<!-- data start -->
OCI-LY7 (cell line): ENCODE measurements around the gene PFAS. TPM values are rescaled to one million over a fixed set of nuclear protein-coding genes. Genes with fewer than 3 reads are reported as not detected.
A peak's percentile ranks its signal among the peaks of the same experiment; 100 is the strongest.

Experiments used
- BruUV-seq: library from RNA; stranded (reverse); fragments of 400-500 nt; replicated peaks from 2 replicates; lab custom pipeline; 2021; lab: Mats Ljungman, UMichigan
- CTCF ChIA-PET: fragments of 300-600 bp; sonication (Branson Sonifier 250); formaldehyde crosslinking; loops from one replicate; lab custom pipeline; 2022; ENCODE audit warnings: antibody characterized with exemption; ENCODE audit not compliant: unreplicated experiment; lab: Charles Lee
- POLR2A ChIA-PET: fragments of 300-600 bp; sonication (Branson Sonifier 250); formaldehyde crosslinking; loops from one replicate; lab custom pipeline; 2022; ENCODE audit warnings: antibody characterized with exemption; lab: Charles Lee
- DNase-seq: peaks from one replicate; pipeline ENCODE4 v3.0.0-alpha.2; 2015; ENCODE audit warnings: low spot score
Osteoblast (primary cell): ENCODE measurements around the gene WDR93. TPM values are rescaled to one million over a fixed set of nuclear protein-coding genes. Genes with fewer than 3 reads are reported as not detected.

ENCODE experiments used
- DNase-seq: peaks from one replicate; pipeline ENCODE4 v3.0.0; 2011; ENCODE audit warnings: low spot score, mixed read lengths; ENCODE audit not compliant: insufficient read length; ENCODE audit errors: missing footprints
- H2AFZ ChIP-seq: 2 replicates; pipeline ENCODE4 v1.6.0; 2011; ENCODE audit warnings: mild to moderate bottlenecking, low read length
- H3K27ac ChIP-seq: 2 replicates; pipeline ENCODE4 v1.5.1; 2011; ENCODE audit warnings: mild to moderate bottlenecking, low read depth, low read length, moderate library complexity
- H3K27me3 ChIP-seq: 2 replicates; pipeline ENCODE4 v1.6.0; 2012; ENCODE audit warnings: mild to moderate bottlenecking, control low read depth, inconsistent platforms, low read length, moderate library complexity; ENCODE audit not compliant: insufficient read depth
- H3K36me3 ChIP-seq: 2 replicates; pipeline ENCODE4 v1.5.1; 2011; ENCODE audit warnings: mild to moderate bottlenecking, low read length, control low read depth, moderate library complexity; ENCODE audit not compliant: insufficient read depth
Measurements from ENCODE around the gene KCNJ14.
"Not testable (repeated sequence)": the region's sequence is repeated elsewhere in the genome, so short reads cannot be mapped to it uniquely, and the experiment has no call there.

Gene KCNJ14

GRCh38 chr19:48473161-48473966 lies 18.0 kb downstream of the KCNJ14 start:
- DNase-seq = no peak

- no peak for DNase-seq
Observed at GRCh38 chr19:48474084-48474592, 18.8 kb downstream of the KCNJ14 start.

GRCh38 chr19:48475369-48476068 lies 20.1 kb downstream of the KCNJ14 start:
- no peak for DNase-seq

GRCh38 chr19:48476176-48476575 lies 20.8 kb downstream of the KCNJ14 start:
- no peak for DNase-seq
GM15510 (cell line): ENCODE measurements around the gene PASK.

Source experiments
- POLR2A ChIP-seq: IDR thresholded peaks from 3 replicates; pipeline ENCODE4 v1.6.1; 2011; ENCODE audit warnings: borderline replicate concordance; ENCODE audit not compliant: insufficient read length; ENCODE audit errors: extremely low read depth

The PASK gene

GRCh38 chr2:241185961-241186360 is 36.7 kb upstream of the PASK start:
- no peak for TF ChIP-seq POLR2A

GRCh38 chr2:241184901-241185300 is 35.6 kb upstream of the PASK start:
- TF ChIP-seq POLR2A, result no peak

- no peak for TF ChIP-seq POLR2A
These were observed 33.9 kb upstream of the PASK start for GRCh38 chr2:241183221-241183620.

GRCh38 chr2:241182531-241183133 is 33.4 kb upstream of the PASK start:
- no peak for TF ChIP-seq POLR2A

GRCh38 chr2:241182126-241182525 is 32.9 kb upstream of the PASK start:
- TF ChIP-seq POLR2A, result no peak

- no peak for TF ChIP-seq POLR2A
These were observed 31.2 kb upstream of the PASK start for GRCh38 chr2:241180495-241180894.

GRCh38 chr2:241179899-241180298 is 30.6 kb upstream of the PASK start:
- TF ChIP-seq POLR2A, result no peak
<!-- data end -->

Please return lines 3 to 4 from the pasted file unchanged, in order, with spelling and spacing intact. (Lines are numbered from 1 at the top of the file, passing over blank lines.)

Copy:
Experiments used
- BruUV-seq: library from RNA; stranded (reverse); fragments of 400-500 nt; replicated peaks from 2 replicates; lab custom pipeline; 2021; lab: Mats Ljungman, UMichigan